Analyst: Local, global factors driving rand’s decline

The rand is currently trading at R14.69 to the dollar, R19.13 to the pound and R17.16 to the euro.

Picture: Christa Eybers/EWN

JOHANNESBURG - The rand has weakened as financial crises in Turkey and Argentina rattle market sentiment.

The local currency traded down by almost 2.5% on Thursday as the Turkish lira sank and Argentine peso hit record lows.

The Argentine peso crashed over 7% after investor confidence there collapsed following its request to the International Monetary Fund (IMF) to speed up disbursement of a $50 billion loan programme. Sentiment towards emerging markets was also hurt by Turkey’s ongoing financial crisis, and the lira was amongst the hardest hit by the fresh bout of investor nervousness, diving to a two-week trough.

At 8am, the rand was trading at R14.69 to the dollar, R19.13 to the pound and R17.16 to the euro.

Market analyst Viv Govender says local and global factors are driving the rand’s decline.

“We could call it a bit of a perfect storm. There are global weaknesses happening. We saw a number of articles in the New York Times and Wall Street Journal talking about South Africa and expropriation without compensation debate. We also had the Donald Trump tweet happening a few days later.”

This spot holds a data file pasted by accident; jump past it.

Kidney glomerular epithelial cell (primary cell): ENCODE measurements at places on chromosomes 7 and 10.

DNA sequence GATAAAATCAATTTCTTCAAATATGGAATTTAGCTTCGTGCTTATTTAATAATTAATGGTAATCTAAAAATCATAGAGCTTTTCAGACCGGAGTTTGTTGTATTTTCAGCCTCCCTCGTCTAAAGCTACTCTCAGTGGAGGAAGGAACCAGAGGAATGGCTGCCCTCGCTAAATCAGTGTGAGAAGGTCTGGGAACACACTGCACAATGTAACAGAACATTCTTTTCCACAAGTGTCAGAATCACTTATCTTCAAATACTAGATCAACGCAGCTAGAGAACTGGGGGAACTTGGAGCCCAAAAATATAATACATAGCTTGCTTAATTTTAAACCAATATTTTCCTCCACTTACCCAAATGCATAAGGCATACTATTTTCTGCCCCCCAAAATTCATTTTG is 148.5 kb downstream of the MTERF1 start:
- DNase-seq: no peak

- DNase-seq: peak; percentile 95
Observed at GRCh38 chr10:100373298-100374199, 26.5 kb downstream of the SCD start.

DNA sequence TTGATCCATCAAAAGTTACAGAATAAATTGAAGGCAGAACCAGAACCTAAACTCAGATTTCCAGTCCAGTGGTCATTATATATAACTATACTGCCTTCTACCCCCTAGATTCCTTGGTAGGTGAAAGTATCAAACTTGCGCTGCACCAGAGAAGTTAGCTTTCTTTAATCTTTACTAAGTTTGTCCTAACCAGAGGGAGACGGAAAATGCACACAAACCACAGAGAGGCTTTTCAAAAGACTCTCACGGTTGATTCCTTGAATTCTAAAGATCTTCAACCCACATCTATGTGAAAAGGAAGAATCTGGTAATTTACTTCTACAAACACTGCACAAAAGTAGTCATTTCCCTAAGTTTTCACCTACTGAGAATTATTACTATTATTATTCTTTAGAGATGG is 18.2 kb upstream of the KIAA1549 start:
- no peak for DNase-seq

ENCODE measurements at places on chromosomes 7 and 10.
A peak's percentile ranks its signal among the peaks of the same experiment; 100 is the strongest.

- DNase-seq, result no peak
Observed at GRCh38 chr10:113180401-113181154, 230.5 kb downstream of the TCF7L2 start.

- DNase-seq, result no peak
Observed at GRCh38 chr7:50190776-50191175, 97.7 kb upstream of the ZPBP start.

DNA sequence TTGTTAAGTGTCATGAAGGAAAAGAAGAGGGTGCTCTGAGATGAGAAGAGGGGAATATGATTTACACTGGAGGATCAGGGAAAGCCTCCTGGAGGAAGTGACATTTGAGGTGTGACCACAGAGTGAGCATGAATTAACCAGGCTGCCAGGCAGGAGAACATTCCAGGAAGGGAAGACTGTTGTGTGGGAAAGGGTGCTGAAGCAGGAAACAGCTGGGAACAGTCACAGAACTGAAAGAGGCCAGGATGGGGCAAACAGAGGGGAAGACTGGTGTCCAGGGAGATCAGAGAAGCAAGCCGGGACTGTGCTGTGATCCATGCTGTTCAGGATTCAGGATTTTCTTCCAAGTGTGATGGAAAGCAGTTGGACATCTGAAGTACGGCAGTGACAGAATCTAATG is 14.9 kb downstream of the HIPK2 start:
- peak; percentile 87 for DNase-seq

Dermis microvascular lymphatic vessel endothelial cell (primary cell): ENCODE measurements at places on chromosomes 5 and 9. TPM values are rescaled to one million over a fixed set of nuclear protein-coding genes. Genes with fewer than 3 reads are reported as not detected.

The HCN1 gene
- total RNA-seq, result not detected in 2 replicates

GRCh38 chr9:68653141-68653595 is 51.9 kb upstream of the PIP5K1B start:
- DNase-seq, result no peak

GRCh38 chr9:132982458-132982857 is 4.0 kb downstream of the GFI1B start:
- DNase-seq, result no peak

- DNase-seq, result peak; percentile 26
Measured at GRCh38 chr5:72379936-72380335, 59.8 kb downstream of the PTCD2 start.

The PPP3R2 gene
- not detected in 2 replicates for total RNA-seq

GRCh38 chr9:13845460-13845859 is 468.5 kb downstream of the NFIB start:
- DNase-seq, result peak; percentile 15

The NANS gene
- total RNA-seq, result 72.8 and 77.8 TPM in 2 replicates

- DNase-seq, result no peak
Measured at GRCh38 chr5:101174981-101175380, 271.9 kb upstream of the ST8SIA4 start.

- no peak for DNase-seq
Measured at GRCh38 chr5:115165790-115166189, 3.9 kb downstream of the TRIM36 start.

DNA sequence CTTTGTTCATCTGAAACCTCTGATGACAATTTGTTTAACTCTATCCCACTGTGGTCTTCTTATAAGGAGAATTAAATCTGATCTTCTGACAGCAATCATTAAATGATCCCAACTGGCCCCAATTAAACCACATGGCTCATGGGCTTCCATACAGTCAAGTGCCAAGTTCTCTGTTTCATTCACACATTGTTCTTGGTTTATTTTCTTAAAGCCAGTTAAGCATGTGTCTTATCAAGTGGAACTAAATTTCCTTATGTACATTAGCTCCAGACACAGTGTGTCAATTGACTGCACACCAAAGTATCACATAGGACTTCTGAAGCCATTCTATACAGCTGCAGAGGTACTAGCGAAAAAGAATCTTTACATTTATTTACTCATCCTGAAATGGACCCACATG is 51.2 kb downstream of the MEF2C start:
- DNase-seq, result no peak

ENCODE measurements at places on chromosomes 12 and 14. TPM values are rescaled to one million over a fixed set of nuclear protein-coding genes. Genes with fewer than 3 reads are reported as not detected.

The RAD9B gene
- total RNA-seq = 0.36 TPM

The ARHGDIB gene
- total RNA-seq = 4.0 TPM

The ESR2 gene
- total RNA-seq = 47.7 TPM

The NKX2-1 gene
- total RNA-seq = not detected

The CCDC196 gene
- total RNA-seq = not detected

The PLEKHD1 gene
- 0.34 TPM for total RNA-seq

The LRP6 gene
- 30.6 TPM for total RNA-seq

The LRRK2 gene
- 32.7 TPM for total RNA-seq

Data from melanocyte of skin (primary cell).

Concerns over the health of the domestic economy also put pressure on the currency. South Africa’s budget deficit in July increased to R95.98 billion from R92.21 billion shortfall a year ago, Treasury data showed.

Government bonds also weakened, with the yield on the benchmark paper due 2026 up 10 basis points to 9.04%.
On the bourse, the Top-40 index was down 2.55% to 52,650 points while the broader all-share index slipped R2.3 to 58,803 points.

MTN closed 19.41% at R86.50.

Nigeria’s central bank said $8.1 billion had been illegally moved abroad because the company’s bankers, who include South Africa’s Standard Bank’s Nigerian unit Stanbic, had failed to verify that Africa’s biggest telecoms company had met all the foreign exchange regulations.

Standard Bank denied any wrongdoing. Its shares fell 2.4% to R185.

Additional reporting by Reuters.

(Edited by Shimoney Regter)